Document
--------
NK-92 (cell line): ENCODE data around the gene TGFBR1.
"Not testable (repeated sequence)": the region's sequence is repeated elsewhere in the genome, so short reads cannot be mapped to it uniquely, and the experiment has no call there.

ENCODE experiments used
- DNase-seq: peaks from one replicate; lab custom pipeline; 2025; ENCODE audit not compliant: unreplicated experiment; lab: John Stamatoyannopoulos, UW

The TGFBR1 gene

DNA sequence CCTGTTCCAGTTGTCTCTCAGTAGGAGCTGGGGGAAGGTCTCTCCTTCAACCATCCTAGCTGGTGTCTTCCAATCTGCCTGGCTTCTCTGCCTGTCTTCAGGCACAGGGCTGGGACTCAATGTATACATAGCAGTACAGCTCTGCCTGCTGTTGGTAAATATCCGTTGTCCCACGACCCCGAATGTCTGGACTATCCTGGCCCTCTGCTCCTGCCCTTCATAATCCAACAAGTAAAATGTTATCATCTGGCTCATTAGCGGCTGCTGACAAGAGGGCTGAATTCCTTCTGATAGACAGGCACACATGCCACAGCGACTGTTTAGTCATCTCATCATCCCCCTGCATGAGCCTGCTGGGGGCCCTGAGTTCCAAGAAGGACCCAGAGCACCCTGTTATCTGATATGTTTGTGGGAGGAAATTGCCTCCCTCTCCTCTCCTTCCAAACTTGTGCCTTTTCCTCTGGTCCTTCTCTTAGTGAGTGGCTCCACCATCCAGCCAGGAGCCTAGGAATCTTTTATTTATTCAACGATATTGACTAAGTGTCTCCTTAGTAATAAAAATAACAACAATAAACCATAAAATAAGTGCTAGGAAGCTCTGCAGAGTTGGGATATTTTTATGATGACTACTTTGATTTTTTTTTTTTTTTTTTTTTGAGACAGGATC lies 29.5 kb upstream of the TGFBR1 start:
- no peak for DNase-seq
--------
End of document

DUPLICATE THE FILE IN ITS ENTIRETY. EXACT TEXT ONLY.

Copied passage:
NK-92 (cell line): ENCODE data around the gene TGFBR1.
"Not testable (repeated sequence)": the region's sequence is repeated elsewhere in the genome, so short reads cannot be mapped to it uniquely, and the experiment has no call there.

ENCODE experiments used
- DNase-seq: peaks from one replicate; lab custom pipeline; 2025; ENCODE audit not compliant: unreplicated experiment; lab: John Stamatoyannopoulos, UW

The TGFBR1 gene

DNA sequence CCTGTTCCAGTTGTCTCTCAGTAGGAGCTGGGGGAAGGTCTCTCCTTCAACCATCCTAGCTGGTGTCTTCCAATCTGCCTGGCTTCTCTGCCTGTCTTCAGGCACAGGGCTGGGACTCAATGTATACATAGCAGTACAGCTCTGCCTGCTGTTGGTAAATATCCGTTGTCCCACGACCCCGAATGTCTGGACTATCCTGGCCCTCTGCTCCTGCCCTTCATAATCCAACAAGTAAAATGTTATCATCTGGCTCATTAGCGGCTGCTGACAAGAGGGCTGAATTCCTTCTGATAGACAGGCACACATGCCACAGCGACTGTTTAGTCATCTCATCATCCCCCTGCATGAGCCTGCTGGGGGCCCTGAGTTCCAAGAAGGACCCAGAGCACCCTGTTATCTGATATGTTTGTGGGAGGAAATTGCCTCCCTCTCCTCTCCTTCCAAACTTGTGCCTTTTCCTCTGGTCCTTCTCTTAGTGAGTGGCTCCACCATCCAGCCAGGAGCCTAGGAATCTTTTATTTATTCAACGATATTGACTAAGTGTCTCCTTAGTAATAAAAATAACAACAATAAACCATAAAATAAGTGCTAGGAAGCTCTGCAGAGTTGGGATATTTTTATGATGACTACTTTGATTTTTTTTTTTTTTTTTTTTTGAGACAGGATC lies 29.5 kb upstream of the TGFBR1 start:
- no peak for DNase-seq